Four months later, progression was documented with bone pain and an increase in bone marrow plasmacytosis. A sixth line of treatment with lenalidomide and dexamethasone was introduced and a partial response was achieved. This treatment continued until November 2010, when the patient was admitted in the emergency room with paraplegia due to dorsal vertebra collapse and spinal cord compression. Emergency decompressive neurosurgery was performed with complete neurological recovery. He then initiated seventh treatment line with bortezomib, cyclophosphamide, and dexamethasone, which was maintained for 23 cycles and suspended in July 2012 due to grade 3 neuropathy and frequent respiratory infections. The best response achieved was stable disease. In January 2011 radiotherapy was again necessary for bone pain control.

Six months later, the patient started his eighth therapeutic line (idarrubicine and dexamethasone, interrupted due to toxicities without response).

He was then started on pomalidomide and low-dose dexamethasone. Repeated infectious and hematological adverse events occurred, and the disease progressed after four cycles. Currently, the patient has stable disease under cyclophosphamide and dexamethasone.

Case 4

  1. Top of page
  2. Key Clinical Message
  3. Introduction
  4. Case 1
  5. Case 2
  6. Case 3
  7. Case 4
  8. Discussion and Conclusion
  9. Conflict of Interest
  10. References

A 56 year-old woman patient with no relevant past clinical history, was diagnosed with MM IgG kappa, Durie Salmon stage IIB, ISS stage III in December 2001. At diagnosis, the patient presented bone marrow plasmocytosis of 68.4%, serum IgG of 1500 mg/dL, anemia and renal insufficiency (Hb 9.2 g/dL, serum creatinine 1.6 mg/dL). At that time no cytogenetic abnormalities were detected by FISH, but a del 13q14 was identified in 2002.

Right after diagnosis, treatment with VAMP for four cycles was initiated. The patient developed renal failure and hemodialysis was started. The treatment was altered to cyclophosphamide and prednisolone, and kept for 12 cycles with the achievement of PR without renal function recovery.

In July 2003 disease progression with bone pain and increased serum IgG lead to a third line of treatment with thalidomide and dexamethasone. The patient achieved VGPR by the 18th cycle, with grade 2 neuropathy. In November 2006, thrombosis of the hemodialysis fistula occurred despite the thromboprophylaxis with aspirin.

The patient was kept on the same regimen until October 2008, when disease progression (painful bone lesions) was observed. Radiotherapy, vertebroplasty, and treatment with high-dose dexamethasone (fourth line) were started. The patient completed 12 cycles in September 2009, achieving VGPR.

She was kept on observation until January 2013, when de novo lower back and right hip pain started. New bone lesions and a soft tissue mass in the right femur were documented without changes on bone marrow plasmocytosis or biochemical progression. Local radiotherapy improved the symptoms. At last follow-up, the disease is stable without further treatment.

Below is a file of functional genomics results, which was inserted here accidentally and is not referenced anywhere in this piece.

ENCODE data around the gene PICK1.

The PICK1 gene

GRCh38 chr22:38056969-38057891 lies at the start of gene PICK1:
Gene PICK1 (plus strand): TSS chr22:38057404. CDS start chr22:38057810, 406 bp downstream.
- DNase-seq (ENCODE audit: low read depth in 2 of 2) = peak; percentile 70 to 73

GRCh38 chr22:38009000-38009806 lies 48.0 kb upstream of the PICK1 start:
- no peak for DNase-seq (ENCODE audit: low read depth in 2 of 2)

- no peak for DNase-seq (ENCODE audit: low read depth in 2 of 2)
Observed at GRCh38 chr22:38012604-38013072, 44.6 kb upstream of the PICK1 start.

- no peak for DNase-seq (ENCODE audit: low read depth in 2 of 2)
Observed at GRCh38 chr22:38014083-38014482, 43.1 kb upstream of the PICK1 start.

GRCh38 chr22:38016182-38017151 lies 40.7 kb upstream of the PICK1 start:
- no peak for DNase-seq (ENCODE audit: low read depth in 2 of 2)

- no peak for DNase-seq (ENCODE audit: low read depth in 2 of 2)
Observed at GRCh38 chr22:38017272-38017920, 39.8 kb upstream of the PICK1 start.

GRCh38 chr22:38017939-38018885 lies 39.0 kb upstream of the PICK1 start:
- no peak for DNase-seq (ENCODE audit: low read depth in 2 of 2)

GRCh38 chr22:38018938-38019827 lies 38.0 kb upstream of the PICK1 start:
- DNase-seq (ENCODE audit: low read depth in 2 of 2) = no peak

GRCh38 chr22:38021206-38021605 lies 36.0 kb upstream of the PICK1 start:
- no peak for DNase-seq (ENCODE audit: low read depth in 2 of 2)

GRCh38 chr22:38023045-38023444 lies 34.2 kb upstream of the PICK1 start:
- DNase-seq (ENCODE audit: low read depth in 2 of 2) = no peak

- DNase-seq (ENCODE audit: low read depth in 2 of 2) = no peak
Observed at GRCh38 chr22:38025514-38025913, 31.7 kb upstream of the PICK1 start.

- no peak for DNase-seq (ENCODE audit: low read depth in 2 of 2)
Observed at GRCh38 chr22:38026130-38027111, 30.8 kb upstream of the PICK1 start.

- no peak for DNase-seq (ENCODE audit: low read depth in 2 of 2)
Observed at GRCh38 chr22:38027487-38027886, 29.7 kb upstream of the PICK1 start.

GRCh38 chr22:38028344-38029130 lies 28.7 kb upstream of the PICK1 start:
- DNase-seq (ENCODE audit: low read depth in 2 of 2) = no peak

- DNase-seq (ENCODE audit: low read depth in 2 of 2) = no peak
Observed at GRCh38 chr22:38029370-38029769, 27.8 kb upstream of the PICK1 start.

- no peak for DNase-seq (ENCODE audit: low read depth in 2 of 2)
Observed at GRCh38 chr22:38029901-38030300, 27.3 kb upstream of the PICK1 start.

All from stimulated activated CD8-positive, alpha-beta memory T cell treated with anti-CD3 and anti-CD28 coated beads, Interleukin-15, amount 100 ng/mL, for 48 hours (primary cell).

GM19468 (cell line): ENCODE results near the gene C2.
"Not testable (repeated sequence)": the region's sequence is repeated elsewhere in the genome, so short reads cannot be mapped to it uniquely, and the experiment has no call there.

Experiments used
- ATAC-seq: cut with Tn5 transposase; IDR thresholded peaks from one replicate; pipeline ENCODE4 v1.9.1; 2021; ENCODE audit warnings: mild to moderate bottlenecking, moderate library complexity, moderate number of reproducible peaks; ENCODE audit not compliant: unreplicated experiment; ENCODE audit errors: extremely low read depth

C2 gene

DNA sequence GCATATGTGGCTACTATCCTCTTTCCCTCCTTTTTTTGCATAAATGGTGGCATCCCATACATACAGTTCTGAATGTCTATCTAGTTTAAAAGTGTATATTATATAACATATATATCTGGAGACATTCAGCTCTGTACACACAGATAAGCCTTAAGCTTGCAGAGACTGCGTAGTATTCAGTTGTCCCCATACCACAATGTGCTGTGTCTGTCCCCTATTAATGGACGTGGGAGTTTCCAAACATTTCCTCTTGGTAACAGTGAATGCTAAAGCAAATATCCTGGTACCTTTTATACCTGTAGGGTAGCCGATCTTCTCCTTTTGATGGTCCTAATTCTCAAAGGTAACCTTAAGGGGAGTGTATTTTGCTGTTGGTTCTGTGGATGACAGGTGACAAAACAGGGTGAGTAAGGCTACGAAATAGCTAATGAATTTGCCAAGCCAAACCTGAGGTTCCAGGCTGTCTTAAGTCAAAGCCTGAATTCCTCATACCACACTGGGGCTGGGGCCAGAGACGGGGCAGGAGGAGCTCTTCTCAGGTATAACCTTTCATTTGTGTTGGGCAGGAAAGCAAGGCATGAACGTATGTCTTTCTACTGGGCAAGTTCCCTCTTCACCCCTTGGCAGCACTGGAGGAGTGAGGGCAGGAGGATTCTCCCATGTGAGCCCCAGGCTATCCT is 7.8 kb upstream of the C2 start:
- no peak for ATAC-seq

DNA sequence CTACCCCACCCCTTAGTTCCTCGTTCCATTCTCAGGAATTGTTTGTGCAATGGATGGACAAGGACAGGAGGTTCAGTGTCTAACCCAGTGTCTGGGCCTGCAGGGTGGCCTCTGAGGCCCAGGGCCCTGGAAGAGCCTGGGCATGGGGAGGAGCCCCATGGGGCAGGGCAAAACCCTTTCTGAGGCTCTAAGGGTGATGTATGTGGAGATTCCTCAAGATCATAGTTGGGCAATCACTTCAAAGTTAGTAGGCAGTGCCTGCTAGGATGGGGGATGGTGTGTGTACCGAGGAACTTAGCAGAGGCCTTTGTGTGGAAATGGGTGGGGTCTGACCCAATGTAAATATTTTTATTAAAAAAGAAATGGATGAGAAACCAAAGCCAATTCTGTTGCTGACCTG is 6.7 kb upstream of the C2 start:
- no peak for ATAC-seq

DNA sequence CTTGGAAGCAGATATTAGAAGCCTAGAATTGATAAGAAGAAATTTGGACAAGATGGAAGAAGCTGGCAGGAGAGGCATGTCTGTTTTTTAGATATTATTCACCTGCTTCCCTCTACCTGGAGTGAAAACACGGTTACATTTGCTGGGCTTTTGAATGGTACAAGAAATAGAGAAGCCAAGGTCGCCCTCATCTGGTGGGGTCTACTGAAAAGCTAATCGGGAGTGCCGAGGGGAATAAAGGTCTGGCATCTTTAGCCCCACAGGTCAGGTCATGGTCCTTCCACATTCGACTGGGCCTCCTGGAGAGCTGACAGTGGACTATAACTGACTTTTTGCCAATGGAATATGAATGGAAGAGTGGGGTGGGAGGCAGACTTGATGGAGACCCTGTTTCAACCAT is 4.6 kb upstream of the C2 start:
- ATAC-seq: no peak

Discussion and Conclusion

  1. Top of page
  2. Key Clinical Message
  3. Introduction
  4. Case 1
  5. Case 2
  6. Case 3
  7. Case 4
  8. Discussion and Conclusion
  9. Conflict of Interest
  10. References

The term “long-term survivor” in oncology refers to patients alive for 10 or more years after the diagnosis of cancer. In the case of MM, long-term survival is still unusual and less than 10% of patients fulfill this criteria [4, 7].

Nowadays, with expanded overall survival and a population well aware of health information, myeloma patients frequently discuss survival issues with their physicians and it is important to note that both the overall and disease-free survival of those patients have been significantly prolonged due to newer and more target-specific treatments and adequate supportive care [4, 7, 24].

The cases presented here are good examples of long-term MM control with different sequential treatment strategies. While patient 3 clearly benefited from conventional chemotherapy (mainly melphalan), patients 1 and 2 were particularly responsive to immunomodulation. All enjoyed prolonged treatment-free intervals. Although we did not identify specific biological or genetic characteristics in these cases, they differ from the more commonly observed pattern of progressively shorter remissions after multiple relapses.

Besides treatment options, prolongation of survival is, in some cases (as illustrated in case 1), not simply related to the use of novel drugs but possibly associated to clinical prognostic factors and biological characteristics of the disease. Cytogenetic and molecular characteristics of clonal plasma cells are well-defined as prognostic factors based on the results of several myeloma biology studies and clinical trials [6, 11, 25-28].

Although each patient had a different profile of response all were long survivors. As such, there seems to be, not one, but several profiles of long survivors in MM.